“Munir Ibrahim Sahib, an Ahmadi, there writes:
“‘Whenever we would go somewhere for tabligh [propagate the message of Islam], Mualana Sahib would always turn up and distribute the work saying that I should go to the north and he would go to the south so that the message of Ahmadiyyat could be conveyed to as many people as possible and he would always have a smile on his face.’”
“The young missionaries and other people who worked with him have also written that even when someone carried out a small task towards the progress of the Community or in conveying the message, he would become so jubilant and praise them greatly.
“Everyone who has written [to me] has mentioned that Maulana Sahib was always smiling. During his years as a student, if there had been any altercation between friends, he would always reconcile and make peace between them saying that we are Ahmadis and we should not harbour any resentment in our hearts for our brothers.
“I also witnessed that he always had a smile on his face. He had boundless devotion to Khilafat and just as I have said, his children have mentioned that Maulana Sahib would always encourage them to establish a connection with Khilafat and to write letters [to the Khalifa].
“Nareesh Sahib, a new Ahmadi, writes:
“‘I would go to different non-Ahmadi mosques in search of the true Islam. When I met Maulana Talib Sahib, I began to have a really good impression, even before listening to any argument.’” This is the reason why he then pledged his allegiance.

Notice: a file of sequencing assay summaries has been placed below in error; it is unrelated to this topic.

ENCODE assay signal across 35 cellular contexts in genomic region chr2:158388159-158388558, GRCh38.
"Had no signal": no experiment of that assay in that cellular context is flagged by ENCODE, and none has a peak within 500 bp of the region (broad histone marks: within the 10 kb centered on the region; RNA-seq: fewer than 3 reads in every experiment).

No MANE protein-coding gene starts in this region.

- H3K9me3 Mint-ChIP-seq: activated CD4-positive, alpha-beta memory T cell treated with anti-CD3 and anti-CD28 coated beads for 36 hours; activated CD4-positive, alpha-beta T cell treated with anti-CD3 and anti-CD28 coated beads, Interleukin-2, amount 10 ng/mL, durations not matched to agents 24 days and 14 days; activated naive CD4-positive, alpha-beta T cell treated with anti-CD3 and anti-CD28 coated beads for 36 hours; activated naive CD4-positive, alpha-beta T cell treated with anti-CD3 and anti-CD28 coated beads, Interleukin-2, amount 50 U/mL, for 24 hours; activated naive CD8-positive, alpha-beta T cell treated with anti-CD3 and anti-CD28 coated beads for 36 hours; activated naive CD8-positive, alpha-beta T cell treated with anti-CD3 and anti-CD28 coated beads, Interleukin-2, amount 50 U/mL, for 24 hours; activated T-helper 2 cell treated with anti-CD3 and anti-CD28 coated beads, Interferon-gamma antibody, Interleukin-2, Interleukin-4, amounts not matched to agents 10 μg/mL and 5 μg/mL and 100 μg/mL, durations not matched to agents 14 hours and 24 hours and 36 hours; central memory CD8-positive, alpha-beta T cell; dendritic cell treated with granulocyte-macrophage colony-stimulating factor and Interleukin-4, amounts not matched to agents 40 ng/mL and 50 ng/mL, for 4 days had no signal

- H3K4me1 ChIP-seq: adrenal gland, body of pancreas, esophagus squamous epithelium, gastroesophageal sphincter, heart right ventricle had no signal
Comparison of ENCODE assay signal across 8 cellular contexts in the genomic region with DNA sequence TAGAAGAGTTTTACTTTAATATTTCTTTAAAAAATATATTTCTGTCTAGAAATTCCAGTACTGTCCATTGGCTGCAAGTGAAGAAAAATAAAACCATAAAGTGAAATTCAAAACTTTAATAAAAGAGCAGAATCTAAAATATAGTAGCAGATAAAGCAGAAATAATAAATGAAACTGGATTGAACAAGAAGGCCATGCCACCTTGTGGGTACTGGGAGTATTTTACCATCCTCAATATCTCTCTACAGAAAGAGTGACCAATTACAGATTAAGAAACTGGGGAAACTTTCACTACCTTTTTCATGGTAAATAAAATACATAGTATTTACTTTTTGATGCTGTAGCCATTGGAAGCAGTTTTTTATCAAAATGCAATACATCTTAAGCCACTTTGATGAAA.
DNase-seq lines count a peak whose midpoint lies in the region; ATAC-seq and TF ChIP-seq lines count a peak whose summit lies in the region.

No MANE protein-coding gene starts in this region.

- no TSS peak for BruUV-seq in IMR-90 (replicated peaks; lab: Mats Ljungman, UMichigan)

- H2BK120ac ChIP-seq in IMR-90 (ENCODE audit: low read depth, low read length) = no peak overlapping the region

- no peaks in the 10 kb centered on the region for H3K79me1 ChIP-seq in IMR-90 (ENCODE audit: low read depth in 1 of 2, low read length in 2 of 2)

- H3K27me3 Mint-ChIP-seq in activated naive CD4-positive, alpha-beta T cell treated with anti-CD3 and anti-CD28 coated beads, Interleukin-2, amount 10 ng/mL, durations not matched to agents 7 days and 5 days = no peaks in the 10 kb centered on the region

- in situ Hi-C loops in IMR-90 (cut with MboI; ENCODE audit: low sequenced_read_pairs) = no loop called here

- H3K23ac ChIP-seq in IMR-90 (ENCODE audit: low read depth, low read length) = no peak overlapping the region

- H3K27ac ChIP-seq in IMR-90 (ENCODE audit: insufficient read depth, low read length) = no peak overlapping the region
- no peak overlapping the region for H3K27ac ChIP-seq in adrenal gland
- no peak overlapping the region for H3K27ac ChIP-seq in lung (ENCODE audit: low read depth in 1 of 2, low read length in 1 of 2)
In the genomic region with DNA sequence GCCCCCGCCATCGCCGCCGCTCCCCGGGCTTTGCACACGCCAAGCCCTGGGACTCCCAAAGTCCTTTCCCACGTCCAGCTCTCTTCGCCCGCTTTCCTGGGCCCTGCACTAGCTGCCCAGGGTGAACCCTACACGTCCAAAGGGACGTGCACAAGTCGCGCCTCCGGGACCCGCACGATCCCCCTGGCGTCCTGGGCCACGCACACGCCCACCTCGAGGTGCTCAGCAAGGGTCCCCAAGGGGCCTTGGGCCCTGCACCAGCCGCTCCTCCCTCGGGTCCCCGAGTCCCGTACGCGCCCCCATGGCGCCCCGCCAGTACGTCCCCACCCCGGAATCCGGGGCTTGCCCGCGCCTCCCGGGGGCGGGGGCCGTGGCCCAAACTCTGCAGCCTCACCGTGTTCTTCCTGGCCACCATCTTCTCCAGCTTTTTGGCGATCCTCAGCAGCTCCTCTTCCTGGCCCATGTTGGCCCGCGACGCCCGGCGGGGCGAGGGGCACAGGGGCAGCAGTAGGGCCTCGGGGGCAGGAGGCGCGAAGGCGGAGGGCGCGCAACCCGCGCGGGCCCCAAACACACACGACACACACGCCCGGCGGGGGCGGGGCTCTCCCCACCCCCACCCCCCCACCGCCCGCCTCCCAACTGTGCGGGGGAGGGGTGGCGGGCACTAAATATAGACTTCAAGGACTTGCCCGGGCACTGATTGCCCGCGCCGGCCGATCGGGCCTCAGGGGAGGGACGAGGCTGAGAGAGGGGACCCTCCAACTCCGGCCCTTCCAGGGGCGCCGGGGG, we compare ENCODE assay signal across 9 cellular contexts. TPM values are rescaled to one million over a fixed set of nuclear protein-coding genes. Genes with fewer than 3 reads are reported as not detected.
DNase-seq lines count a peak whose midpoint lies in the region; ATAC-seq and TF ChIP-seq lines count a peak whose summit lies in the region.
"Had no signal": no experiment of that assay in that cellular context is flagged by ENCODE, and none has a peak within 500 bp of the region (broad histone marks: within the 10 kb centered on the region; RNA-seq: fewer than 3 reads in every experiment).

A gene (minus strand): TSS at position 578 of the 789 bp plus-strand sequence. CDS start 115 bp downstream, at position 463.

“Talib Yaqub Sahib fulfilled his oath with perfect conviction and never presented any excuse. He always said that he should work wherever the Khalifa appointed him. He was always prepared even if he was told to remain in Pakistan and be posted there and not to return to his country. Furthermore, whilst he was in Pakistan he made practical efforts to prepare himself by learning Punjabi, in case he was posted in Pakistan and therefore he would have to deal with people who spoke Punjabi. So this is why he continued to learn Punjabi.
“May Allah have mercy on him and elevate him in status. May Allah keep his wife and children under His protection and enable them to continue his good works.” (Friday Sermon, 25 September 2020, taken from the English transcript published in Al Hakam on 23 October 2020, pp. 22-23)
All deaths are difficult irrespective of if it happens in a pandemic or not.
I would like to humbly request prayers for my father that may Allah grant him Jannat-ul-Firdaus, grant his family strength and the jamaats he served the courage to overcome this great loss and bring ease to everyone encountering grief, especially during this pandemic. Amin.